“Not today. Today it’s gonna be different.”
The first few hours go by like a blur. I flow through the motions, easily remembering names associated with faces, and try my best to maintain the rhetoric of an 80s era 12-year old. These kids know nothing about iPods, smartphones and WiFi. So morning conversation is restricted to Run-DMC, the freshest arcade game out, called Super Mario Bros., my cousin Lasker’s latest and biggest boombox (everyone always wanted to talk about him), who was the bicycle cat-walk king of the summer, and so on. And then, 11:30am. As the classroom breaks for the half day, I spot her in the hallway, just where I remembered. She turns to descend the steps headed out of the building. This is my chance…again. I remember I had planned this all summer long, and had finally built up the nerve to approach her. This time would be different, because no 12-year old girl was going to stand a chance against my 42-year old mentality and vocabulary.
I break away from Dushaun Madison, just as he was beginning to talk about how much he hated his sister watching ‘Gem and the Holograms’. I was always a quick little guy. Three good strides place me down the linoleum floored-hallway and around the corner, just in time to see her leave the building. I take the steps three at a time. Man, it feels good to have knees that don’t ache. Once I explode through the door, I almost bump right into her as she stood on the concrete steps waiting for her mother. She turns to look at me, and all at once…I really am 12 again. Deer caught in the headlights. Her eyes are so green and captivating, I can’t move; can’t even speak.
“Hi…Ennis. What’s up?” She says.
Gall Darn it, say something, you idiot, I think to myself. I open my mouth and hear a replay of that faithful day.
“Uh, hi…Mi…Misty. I just wanted…you know, I mean, I wanted to tell you…”
I can feel my eyes starting to shift away from hers. She stands there, and begins smiling, making me feel uncomfortable all over again. Second time at 12, and she’s doing it to me again. I’m failing!
“NO!” I suddenly shout. She jumps, not sure what to make of my outburst.
I take a deep breathe, and remember who I really am, and what I came to do.
“Uh, are you okay? You need the see the nurse or something,” she says.
“As a matter of fact, I am okay. And I’m gonna be okay. I just came out here to tell you that I really like you, Misty. I think you’re beautiful and I would love to go steady with you. But you probably think I’m a joke. Maybe I’m too small for you, or not tough enough, or too shy, or too skinny. Whatever the case may be, you won’t appreciate my giving you my heart. So what I’m gonna do is…”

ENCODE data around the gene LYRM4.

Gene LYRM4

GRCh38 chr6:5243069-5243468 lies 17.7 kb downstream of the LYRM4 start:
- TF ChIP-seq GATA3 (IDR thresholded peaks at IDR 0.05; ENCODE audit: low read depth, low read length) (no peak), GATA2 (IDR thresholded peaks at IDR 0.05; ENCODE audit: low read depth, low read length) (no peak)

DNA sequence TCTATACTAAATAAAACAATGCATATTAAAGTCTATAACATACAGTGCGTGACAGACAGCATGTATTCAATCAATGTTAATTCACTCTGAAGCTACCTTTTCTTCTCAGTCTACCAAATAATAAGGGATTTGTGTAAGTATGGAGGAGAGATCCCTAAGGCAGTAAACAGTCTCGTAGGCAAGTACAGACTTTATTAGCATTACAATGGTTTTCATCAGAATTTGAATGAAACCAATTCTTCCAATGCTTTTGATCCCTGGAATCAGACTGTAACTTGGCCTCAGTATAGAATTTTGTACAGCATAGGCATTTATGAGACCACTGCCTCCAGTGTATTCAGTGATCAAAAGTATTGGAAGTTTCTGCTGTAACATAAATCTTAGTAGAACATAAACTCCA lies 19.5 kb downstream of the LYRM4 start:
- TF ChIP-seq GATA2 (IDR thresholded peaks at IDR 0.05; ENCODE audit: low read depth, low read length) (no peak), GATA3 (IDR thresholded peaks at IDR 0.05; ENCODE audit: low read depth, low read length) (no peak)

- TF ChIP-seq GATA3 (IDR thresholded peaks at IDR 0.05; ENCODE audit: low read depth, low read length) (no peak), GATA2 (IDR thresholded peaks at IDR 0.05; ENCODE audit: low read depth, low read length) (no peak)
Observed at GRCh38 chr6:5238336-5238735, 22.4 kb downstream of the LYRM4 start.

I quickly scoop her hand into mine before she knows what’s happening. I peck it with pursed lips, the way the old guys used to do in the black and white pictures my Ma used to love watching. Then I release her, like her hand is a rotten potato I didn’t want to hold on to anymore.
“Someday I’m gonna be somebody big; someone important. You? You’re gonna chase all types of lowlife guys in some ridiculous search for real love, and none of them will be able to provide it for you. They’ll never measure up to the man I’m going to become, starting today. So, I just wanted to say, I’m gonna love you for the rest of my life. But, unfortunately, I’m just too good for you. Hasta la vista, baby.”
“What?” she says. But…she’s not laughing. In fact, the look on her young face is curious bewilderment.
That’s my que. Exit, stage right. I wink at her, the way my dad winks at my Ma. Stepping off the concrete porch, I poke my scrawny chest into the wind and walk toward home with my head held high. It’s a confidence I’ve never felt before. Yet somehow it is distantly familiar. As I walk down Outer Drive, everything around me takes on a dull fade, as if a movie is fading to black.
I open my eyes. I’m staring at a vaulted ceiling with an expensive ceiling fan quietly rotating. My back should be stiff from another rotten night’s sleep. But…I feel as if I’m laying on feathers. The pillows underneath my head are so fluffy. My sheets are so comfortable; expensively comfortable. I shift my head to the right, where my wife usually sleeps with her back toward me. I’m met with the most lovely pair of green eyes I’ve ever seen. She’s smiling at me. It’s her. She’s here, right next to me…today.
“Good morning, Mr. Smith,” Misty says with a devilish grin.
“Good morning, baby.” I reply. It’s all so familiar, yet so different. But different isn’t so bad.
“I had the weirdest dream last night,” she says. “Do remember when we were about 12 years old?”